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12835Re: [z_scale] Flexible Track vs Sectional Track

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  • Emil Walerko
    Feb 5, 2003
      Each have their advantages. Keep in mind that over
      the past several years, the prototype railroads have
      been welding their rail and eliminating joints. In
      our case the less joints, the better will be the
      electrical contact. With Z scale, the voltage is
      lower than the larger scales so continuity is even
      more important. When it comes to areas with multiple
      turnouts, ideally the less joints the better
      alignment, but I find that I will use more sectional
      in freight yard approaches. Short sections will be
      needed to align all the turnouts so that the yard
      tracks line up into neat parallel sections.
      --- "jameshnicholson <jhnicholson@...>"
      <jhnicholson@...> wrote:
      > This may be have been covered before and I'm just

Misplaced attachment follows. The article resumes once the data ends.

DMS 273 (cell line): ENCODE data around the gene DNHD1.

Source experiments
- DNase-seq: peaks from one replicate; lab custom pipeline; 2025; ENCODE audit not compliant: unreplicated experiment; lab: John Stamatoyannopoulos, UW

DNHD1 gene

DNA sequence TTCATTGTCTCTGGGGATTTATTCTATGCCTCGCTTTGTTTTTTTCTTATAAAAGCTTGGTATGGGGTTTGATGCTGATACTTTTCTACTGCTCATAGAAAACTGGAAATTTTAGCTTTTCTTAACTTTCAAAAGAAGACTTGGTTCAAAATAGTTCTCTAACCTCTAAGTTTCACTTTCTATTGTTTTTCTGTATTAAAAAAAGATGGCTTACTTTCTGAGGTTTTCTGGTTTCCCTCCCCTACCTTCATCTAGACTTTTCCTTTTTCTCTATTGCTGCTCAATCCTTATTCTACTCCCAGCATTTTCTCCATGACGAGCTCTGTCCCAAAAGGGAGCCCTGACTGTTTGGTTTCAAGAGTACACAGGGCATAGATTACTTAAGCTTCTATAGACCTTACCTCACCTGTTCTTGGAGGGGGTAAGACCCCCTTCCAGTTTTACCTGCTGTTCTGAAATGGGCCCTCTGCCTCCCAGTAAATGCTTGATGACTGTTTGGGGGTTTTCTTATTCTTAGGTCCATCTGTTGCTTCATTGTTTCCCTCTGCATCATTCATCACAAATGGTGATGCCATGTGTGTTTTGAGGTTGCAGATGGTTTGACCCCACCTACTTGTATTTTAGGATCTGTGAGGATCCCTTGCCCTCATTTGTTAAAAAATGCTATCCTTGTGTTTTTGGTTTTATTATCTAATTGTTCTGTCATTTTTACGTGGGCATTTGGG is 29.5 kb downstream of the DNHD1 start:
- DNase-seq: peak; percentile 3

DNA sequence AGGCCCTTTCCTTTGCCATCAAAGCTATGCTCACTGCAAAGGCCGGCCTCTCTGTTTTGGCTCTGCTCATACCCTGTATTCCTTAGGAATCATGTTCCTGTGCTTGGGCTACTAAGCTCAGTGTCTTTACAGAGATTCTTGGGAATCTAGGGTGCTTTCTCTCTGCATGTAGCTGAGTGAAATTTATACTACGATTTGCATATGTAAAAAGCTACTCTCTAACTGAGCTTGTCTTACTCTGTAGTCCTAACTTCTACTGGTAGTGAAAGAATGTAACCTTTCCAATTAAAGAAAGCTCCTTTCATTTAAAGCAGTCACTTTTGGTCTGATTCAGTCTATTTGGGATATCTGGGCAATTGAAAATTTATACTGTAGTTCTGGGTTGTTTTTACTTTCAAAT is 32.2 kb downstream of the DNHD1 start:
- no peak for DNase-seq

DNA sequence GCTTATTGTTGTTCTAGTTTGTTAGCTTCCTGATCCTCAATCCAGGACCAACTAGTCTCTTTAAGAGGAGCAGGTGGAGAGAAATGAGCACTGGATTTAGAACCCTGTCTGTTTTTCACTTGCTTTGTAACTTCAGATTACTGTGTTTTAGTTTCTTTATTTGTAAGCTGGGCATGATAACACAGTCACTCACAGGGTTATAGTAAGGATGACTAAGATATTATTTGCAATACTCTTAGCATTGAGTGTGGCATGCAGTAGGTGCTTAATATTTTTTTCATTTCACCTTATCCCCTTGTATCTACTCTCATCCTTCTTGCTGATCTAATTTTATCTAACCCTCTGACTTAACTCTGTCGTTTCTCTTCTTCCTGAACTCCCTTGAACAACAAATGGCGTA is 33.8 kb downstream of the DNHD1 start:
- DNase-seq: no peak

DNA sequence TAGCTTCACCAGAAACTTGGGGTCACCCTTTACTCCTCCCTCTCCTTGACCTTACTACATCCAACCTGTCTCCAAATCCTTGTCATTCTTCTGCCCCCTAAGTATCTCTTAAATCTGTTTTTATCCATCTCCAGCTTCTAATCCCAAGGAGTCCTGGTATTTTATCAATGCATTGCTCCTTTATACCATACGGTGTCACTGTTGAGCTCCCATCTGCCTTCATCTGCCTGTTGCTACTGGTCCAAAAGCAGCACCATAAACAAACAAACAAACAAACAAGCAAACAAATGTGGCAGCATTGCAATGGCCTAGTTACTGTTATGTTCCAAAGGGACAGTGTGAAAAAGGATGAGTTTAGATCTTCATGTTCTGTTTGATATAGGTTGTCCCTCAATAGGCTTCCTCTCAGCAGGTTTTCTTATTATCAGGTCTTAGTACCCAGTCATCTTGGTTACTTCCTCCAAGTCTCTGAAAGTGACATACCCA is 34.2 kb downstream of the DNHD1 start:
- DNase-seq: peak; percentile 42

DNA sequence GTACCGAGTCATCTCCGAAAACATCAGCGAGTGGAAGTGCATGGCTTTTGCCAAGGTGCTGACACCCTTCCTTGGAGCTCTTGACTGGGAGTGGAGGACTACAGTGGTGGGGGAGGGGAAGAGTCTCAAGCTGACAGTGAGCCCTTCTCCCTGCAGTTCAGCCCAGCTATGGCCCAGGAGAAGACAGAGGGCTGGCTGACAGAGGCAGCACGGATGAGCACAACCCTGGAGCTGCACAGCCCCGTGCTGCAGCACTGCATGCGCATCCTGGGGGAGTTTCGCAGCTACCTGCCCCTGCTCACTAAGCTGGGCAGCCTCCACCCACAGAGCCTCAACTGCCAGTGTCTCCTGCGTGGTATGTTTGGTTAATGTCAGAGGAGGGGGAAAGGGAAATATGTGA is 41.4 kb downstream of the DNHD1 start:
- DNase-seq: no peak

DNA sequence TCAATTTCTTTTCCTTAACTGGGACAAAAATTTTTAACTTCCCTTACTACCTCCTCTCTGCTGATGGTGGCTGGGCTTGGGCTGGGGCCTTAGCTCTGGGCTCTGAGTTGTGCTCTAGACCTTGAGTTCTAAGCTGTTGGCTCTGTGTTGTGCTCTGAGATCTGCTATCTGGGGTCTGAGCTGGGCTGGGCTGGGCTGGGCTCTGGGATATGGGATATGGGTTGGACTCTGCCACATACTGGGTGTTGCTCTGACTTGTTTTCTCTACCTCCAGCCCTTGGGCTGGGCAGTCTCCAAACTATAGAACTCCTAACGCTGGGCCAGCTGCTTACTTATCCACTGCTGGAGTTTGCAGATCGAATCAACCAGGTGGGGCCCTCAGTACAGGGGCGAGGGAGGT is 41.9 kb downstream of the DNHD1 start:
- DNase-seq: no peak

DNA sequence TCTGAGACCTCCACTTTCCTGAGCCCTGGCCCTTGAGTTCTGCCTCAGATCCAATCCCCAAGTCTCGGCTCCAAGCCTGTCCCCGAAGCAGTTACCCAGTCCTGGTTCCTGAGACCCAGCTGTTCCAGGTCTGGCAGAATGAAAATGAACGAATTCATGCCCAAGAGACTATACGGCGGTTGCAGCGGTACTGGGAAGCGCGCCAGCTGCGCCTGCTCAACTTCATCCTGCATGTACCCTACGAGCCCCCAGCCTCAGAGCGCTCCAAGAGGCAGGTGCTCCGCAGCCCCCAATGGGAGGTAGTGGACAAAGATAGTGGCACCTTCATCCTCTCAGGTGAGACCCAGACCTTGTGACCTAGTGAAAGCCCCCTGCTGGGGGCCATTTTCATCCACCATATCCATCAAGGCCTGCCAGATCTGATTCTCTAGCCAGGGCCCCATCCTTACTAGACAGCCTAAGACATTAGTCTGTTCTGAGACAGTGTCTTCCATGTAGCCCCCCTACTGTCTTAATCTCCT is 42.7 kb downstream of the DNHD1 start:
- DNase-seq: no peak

> too dense to find
      > it. As I approach the day of actually laying track I
      > find I have a
      > goodly supply of both flexible track (PIKO)and
      > sectional track
      > (Marklin). It would seem to me that the flexible
      > track, having fewer
      > joints (read potential problems) and allowing more
      > realistic track
      > alignments would be the better choice. Has this been
      > your experience?
      > Are there specific places where sectional is better?
      > I'd really appreciate input since I want this layout
      > to run very very
      > well. As opposed to some of my previous efforts.
      > Regards,
      > James

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